W&L loosens campus masking guidelines

Masks are now only required in the health center and classes with professor-made requests


Masks are no longer required in campus buildings. Dining hall staff worked without masks this week for the first time in almost two years. Photo by Elena Lee, ’25.

Bri Hatch

Full friendly faces made a comeback around Washington and Lee campus this week, after the COVID-19 Committee announced last Friday that masks are only required to be worn in the Student Health Center and classes where professors set their own guidelines. 

So, for the first time since March 2020, Washington and Lee students are experiencing mostly mask-free indoor classes and public spaces. And for sophomores and first-years, it’s their first time ever seeing college like this. 

“Being able to see people’s faces has been a really strange experience, but also one that I think is more conducive to actually forming connections with people, like around a seminar class,” said Kate Barnes, ’24. 

According to COVID Committee Chair and Associate Provost Paul Youngman, this change came as a response to multiple environmental improvements. 

“The number of cases on campus had been declining for the past couple of weeks, transmission levels locally and regionally were trending down, and local and regional hospital capacity was improving,” Youngman said. “Because things were looking so positive, our plan was to observe our community for a week upon return from break and, if we did not have an outbreak, make the recommendation to move to mask optional — which we did.”

Over 98% of undergraduate and law students, along with nearly 96% of employees, are fully vaccinated, the university’s COVID-19 Dashboard reports. And in the last week, only one person tested positive for the coronavirus. 

In both Lexington City and Rockbridge County, this trend holds: there has been an average of only one new case reported each week, according to the Virginia Department of Health website. 

Both students and professors are eager to see the masking requirements loosened, especially in light of these optimistic local trends. 

“I’m glad that W&L is following the science and following what our public health experts have decided,” said Finn Connor, ’23. “I was a big proponent of the mask mandate, especially during the larger surges like Omicron and Delta. But as someone who had COVID at the end of January, and as someone who is also triple-vaxxed, I am comfortable being unmasked at this time.”

Youngman said only a couple of individuals have expressed concern about these changes, and the COVID-19 Committee is responding to them directly. Some professors, employees and students are also choosing to remain masked for varying reasons. 

In the initial email announcing the revised guidelines, the COVID-19 Committee called for consideration of each person’s comfort levels.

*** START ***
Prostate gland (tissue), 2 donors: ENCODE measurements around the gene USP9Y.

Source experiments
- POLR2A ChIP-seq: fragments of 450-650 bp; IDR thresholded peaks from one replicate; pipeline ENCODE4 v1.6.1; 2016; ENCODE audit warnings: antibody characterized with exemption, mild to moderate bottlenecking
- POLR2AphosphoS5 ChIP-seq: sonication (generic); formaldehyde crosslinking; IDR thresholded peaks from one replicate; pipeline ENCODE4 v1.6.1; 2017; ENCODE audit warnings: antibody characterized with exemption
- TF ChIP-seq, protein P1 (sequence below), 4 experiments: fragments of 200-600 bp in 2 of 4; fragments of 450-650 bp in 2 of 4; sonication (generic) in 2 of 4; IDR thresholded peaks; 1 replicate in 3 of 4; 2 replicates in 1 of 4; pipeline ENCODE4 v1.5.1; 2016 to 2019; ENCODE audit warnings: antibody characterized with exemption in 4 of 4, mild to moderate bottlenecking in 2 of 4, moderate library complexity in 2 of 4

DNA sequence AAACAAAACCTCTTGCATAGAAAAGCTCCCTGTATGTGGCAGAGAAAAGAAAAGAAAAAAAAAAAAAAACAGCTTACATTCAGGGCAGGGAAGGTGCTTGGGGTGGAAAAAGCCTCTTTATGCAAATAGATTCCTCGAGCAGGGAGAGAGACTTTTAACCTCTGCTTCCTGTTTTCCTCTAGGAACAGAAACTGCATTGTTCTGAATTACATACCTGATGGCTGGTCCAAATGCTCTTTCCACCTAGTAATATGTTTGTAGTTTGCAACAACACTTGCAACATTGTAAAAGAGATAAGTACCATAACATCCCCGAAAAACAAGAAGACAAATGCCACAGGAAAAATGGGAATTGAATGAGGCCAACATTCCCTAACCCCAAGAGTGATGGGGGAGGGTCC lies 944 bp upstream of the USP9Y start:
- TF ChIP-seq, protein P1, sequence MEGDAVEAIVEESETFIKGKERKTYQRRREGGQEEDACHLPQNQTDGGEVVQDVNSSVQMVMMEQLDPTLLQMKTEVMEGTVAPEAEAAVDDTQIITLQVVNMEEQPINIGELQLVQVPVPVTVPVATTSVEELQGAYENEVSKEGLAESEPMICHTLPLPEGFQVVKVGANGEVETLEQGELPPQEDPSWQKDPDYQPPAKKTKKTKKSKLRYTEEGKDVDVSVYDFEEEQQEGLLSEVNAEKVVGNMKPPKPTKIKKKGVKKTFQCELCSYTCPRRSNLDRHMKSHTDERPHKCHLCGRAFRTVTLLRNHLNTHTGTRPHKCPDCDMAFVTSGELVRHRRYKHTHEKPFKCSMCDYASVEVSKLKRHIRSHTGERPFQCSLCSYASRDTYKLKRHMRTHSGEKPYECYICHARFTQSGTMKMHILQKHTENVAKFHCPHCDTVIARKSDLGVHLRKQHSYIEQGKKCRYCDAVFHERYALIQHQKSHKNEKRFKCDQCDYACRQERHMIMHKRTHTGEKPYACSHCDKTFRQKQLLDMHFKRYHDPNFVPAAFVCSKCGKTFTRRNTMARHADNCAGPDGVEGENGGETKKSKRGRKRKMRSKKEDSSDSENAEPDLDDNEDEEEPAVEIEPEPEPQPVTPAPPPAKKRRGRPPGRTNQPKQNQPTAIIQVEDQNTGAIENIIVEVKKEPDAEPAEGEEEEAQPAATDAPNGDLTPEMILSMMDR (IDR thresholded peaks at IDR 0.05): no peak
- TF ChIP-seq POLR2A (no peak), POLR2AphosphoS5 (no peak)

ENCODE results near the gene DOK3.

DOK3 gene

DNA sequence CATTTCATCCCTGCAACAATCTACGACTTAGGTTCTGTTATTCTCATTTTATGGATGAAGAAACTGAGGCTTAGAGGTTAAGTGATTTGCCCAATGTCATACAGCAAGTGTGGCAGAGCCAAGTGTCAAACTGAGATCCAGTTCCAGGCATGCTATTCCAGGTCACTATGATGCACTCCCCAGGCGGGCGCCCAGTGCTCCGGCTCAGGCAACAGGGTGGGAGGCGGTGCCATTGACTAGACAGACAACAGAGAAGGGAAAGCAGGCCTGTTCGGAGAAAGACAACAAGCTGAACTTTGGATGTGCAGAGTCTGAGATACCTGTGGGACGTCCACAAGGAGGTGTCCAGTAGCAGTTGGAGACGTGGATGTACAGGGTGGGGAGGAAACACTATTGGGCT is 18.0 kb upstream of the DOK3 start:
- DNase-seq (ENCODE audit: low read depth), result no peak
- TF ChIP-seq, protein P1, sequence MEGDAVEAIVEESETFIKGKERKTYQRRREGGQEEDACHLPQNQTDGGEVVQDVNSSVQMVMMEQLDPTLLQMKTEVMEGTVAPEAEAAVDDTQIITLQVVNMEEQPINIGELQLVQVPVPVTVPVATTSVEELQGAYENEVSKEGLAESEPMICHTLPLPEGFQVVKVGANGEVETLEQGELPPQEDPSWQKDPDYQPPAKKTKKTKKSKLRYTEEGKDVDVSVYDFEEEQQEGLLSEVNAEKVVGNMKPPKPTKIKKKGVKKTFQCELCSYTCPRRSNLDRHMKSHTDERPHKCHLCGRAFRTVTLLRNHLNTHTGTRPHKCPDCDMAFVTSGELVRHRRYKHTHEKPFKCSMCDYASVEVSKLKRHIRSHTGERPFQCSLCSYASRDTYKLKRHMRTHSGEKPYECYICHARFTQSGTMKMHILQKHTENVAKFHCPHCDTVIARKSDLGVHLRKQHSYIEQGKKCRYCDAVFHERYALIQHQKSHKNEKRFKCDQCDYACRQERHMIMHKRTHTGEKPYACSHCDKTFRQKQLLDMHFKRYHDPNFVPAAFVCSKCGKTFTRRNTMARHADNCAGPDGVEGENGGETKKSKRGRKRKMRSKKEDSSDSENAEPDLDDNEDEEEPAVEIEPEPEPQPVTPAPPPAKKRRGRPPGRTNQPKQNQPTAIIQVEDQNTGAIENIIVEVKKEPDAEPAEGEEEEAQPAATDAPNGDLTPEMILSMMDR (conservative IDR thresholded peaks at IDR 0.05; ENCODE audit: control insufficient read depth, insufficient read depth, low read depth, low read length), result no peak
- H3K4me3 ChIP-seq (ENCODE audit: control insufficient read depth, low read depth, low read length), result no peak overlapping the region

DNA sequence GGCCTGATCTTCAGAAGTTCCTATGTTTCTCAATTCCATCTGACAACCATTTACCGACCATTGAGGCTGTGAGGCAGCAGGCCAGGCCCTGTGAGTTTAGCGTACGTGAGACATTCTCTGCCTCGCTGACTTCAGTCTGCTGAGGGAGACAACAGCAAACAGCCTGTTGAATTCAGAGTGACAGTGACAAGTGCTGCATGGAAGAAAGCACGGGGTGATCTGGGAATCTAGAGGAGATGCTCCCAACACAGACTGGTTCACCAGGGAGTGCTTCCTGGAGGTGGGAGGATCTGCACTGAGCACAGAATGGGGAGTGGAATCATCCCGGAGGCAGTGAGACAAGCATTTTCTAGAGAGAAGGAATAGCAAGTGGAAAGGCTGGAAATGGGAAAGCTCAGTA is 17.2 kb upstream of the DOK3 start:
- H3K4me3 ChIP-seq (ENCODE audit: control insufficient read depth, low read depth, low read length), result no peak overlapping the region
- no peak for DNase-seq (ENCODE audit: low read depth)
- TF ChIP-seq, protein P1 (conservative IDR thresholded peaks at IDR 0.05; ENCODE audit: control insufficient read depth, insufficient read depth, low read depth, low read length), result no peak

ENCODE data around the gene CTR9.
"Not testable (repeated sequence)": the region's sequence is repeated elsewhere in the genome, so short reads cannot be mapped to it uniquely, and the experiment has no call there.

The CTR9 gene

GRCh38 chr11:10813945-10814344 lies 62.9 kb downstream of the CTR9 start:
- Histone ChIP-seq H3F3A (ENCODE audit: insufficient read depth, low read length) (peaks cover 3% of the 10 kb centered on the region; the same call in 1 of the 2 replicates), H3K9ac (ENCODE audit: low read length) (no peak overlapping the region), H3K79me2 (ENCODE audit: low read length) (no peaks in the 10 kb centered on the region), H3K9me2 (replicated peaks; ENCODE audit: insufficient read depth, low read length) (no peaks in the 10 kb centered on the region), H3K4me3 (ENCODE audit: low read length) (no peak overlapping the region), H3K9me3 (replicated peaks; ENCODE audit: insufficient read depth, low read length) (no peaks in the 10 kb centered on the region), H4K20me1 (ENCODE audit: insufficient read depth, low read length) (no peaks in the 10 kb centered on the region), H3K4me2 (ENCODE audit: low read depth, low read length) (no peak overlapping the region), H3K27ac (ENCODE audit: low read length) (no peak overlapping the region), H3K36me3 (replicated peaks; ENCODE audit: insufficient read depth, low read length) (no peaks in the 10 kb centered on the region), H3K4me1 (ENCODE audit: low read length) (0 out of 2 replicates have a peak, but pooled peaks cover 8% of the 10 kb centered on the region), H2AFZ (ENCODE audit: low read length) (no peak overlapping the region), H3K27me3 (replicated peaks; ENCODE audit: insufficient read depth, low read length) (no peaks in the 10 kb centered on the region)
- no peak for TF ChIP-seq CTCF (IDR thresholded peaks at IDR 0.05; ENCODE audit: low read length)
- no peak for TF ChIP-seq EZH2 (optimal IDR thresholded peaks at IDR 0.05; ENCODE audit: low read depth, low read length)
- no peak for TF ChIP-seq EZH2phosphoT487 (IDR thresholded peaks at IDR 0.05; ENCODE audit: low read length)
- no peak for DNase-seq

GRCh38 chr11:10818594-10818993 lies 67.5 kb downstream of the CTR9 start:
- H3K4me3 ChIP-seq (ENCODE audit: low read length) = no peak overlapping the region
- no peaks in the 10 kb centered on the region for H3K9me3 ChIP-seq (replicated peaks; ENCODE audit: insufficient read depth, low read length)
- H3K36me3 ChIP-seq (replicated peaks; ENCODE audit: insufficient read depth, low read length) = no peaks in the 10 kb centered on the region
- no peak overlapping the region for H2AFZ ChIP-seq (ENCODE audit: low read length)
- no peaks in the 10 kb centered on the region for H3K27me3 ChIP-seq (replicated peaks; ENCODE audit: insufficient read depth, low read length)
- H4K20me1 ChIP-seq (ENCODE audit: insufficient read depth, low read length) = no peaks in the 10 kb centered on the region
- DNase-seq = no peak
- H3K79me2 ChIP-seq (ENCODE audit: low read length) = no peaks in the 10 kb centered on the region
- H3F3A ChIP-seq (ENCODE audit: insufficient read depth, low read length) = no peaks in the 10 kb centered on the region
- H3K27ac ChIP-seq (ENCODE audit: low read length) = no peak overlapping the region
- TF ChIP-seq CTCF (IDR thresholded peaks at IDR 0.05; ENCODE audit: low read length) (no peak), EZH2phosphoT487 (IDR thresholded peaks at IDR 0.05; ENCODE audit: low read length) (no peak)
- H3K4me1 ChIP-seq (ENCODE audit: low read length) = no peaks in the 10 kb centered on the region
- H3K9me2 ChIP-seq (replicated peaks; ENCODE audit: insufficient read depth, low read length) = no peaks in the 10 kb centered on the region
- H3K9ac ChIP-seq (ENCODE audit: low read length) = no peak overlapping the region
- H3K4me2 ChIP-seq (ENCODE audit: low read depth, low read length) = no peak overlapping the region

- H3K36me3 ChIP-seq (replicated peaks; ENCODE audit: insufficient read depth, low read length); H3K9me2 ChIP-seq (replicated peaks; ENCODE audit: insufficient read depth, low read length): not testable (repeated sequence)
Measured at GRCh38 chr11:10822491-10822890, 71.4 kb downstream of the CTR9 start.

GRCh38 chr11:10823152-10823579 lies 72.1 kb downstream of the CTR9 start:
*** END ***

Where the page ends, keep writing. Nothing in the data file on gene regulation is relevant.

“Please be mindful that some members of our community will feel more comfortable wearing masks and distancing,” the email said. “We should all continue to be kind and respectful of others’ decisions to mask or not.”

Nathaniel Goldberg, professor and chair of the philosophy department, asked his students to continue wearing masks in his classes. 

“I have a family member with a health condition, and I just want to see in a few weeks what happens,” he said. “Maybe we will be maskless after that, but in the short-term, I just wanted to see.” 

Goldberg said his students have been understanding and respectful of his wishes. 

“I’m just so touched and flattered, because I thought there would be some resistance,” he said. “But not only is everybody agreeing to mask for however much longer it is, but they’ve also remembered without me even asking. I, of course, understand that it’s inconvenient and uncomfortable, so I’m really grateful.” 

Health concerns for close family members or friends is a popular reason that some students and faculty are choosing to remain masked. Others are simply prioritizing their own comfort and well-being.

“I’ve just finally gotten comfortable going in public with a mask on, so now it feels weird to not have it on,” Megan Murchie-Beyma, ’22, said. “I’m going to play it by ear and go with how my comfort levels are changing, because the whole pandemic has been filled with weird, anxiety vibes. And I don’t want to catch a cold, even if it’s not COVID.”

But Murchie-Beyma agrees that there are benefits, in certain classes, to being unmasked. She chooses to remove hers in choir specifically. 

“Because being able to sing without a muzzle is really nice,” she said. 

Loosening masking requirements does not mean the COVID-19 Committee’s job is over, Youngman said. They will continue to monitor case numbers and other environmental factors for changes.

“We would reinstate the masking expectation if we were faced with another significant outbreak that could not be mitigated by the vaccine and booster requirements,” Youngman said.